— I never really thought they had enough of a case to impeach him, although it would have been nice if they had. What was needed here was for the governor to have the decency to resign, which he didn’t. (That also would have been best in the Clinton case.)
    — Everything that you just said is something that I read in the “media” you say was derelict. In fact, if not for media, you wouldn’t know enough to hold the opinions you hold on the subject.

  4. Doug Ross


    Are you suggesting that noone in the Republican leadership had discussions about the the implications of having Bauer take the seat? and that it did not impact in any way the process?

    Had the media applied sufficient pressure, Sanford would have resigned.

  5. Brad

    I’m saying that it was general knowledge, widely discussed, that there was a great deal of hesitation among lawmakers — AND among the media — about getting rid of Sanford because of concerns that it would give Bauer a leg up.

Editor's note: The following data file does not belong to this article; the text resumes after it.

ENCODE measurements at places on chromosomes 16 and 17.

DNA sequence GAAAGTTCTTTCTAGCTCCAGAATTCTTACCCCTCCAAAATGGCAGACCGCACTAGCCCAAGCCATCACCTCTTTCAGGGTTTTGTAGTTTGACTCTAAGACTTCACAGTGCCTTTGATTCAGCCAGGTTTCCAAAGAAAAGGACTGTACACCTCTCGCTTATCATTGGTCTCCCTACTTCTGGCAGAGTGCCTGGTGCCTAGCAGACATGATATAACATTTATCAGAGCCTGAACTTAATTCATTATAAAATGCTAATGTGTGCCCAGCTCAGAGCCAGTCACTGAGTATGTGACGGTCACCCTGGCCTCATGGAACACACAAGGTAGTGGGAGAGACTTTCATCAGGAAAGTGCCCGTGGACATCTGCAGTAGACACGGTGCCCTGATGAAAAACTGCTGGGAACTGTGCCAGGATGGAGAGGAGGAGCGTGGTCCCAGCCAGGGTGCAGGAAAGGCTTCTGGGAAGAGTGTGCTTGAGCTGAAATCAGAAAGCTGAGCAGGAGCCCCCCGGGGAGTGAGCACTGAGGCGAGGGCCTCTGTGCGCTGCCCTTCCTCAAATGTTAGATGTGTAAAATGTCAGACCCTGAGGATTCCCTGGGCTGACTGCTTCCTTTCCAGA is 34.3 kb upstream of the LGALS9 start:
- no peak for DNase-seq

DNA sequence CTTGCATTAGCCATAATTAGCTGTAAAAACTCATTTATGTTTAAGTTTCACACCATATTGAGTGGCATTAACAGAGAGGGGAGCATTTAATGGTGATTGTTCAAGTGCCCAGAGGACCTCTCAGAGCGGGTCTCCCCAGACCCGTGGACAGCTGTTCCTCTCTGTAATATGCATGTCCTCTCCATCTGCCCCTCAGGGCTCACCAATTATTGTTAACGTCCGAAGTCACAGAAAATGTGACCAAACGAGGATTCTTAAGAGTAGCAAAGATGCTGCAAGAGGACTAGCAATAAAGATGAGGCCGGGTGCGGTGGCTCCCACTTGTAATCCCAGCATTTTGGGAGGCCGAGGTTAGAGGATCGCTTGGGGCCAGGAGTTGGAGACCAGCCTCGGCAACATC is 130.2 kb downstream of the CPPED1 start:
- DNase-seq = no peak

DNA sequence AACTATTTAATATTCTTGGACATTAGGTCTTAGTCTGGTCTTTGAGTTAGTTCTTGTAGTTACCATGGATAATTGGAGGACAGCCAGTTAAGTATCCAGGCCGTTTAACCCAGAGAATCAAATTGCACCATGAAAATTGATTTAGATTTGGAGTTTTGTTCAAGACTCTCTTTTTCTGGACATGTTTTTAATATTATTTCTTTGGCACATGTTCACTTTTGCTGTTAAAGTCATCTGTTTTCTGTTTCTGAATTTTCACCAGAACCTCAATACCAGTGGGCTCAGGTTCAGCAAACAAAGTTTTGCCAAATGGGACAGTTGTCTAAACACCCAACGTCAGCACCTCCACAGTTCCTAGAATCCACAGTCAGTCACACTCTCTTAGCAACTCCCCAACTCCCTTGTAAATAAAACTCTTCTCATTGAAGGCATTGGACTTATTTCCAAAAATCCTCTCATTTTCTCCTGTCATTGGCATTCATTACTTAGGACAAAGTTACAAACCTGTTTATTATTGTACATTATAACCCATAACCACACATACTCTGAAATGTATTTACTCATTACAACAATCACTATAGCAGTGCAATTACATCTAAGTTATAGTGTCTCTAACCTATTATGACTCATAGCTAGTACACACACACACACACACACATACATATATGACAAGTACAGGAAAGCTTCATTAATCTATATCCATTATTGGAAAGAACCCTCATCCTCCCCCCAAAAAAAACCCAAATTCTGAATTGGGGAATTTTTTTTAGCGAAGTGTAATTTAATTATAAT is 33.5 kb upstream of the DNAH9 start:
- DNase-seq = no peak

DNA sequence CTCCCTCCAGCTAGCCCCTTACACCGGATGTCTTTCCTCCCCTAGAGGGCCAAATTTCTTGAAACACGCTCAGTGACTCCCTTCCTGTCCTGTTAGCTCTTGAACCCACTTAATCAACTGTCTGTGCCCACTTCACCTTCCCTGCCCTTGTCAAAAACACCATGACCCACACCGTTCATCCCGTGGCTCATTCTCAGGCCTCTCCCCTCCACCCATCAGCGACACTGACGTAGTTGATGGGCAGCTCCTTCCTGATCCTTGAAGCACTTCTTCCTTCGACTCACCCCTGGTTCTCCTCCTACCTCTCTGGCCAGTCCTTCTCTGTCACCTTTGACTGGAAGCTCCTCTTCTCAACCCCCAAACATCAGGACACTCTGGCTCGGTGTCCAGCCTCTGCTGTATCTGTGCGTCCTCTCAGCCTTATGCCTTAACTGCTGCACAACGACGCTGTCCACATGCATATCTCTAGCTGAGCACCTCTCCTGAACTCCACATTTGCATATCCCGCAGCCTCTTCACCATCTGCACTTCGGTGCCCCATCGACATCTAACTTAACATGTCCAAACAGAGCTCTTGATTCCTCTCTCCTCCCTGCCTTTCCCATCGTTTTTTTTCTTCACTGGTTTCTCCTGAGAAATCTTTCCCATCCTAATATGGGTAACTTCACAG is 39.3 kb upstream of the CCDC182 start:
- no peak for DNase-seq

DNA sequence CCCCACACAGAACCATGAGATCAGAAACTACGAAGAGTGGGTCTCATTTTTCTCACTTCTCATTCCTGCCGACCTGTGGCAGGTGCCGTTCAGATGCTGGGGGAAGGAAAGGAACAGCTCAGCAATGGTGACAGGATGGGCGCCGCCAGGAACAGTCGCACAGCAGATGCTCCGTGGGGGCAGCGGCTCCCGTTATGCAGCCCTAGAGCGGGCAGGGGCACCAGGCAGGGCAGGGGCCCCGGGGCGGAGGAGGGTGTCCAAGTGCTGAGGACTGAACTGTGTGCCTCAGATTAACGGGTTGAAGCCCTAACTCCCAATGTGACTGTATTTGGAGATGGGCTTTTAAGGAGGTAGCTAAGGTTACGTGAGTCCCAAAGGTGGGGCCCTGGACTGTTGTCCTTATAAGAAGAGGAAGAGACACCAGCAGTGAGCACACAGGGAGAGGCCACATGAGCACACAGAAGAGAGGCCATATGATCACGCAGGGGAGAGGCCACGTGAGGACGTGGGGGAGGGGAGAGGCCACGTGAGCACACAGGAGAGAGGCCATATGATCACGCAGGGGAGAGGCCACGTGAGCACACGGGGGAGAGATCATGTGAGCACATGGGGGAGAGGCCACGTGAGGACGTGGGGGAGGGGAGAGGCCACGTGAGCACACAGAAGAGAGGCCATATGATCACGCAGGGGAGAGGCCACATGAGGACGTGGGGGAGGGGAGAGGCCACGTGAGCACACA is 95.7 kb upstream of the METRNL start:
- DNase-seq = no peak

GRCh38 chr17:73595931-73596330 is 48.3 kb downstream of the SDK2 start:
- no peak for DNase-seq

Don’t you remember? We discussed it here. I differed with my friends in the MSM — I asserted that the best way to make sure we didn’t have a permanent Gov. Bauer would be to go ahead and give him the job on a provisional basis, and let him sink himself.

    We discussed it extensively here and then again briefly here. And then here. It was so widely reported, so assumed, that even national media (which usually can’t grasp anything deeper than a sex scandal or Identity Politics) picked up on it.

  6. Doug Ross